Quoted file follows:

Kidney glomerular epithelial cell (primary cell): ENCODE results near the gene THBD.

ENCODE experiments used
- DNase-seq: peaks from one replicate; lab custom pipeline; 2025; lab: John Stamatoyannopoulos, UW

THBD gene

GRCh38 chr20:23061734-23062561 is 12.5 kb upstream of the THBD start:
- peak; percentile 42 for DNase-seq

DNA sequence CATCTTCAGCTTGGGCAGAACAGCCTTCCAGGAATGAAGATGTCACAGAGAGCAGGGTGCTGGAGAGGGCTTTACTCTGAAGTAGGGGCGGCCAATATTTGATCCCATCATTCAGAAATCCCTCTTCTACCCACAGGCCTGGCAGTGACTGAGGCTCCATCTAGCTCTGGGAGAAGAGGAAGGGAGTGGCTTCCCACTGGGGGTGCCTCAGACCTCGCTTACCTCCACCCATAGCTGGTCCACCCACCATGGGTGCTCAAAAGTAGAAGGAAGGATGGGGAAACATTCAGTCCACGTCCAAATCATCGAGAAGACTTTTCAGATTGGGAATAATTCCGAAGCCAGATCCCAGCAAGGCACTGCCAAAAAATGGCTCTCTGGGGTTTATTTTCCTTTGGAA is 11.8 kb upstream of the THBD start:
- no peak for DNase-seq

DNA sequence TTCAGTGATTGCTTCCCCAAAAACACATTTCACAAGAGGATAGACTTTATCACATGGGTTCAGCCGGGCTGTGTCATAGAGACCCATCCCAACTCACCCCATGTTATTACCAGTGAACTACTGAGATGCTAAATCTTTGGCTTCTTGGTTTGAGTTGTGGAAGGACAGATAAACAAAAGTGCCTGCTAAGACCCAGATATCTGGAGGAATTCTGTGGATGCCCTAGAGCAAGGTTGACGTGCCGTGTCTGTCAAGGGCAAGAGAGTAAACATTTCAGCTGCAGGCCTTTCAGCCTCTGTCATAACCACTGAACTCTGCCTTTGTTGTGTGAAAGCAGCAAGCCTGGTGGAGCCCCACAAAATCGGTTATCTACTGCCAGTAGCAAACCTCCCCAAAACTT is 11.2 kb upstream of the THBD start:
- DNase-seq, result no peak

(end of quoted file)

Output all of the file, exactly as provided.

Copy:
Kidney glomerular epithelial cell (primary cell): ENCODE results near the gene THBD.

ENCODE experiments used
- DNase-seq: peaks from one replicate; lab custom pipeline; 2025; lab: John Stamatoyannopoulos, UW

THBD gene

GRCh38 chr20:23061734-23062561 is 12.5 kb upstream of the THBD start:
- peak; percentile 42 for DNase-seq

DNA sequence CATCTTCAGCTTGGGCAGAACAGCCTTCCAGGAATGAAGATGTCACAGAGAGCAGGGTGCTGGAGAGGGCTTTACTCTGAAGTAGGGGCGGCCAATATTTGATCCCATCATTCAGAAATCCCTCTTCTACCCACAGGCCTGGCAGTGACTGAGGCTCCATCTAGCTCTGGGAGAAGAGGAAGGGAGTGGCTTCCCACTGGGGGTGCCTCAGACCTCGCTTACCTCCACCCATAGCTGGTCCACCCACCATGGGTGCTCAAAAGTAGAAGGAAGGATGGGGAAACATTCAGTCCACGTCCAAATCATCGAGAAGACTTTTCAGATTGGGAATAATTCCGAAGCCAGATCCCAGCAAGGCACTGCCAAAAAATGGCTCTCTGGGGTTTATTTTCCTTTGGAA is 11.8 kb upstream of the THBD start:
- no peak for DNase-seq

DNA sequence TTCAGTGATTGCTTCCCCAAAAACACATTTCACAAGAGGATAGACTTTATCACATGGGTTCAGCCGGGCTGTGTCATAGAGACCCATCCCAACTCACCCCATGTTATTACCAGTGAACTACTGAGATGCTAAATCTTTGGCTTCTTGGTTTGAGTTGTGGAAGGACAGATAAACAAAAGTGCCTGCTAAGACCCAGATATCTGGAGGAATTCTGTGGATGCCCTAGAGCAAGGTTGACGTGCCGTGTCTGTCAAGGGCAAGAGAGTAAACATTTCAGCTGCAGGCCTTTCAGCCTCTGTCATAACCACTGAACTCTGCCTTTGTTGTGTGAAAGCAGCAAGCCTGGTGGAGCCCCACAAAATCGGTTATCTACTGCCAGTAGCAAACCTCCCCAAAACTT is 11.2 kb upstream of the THBD start:
- DNase-seq, result no peak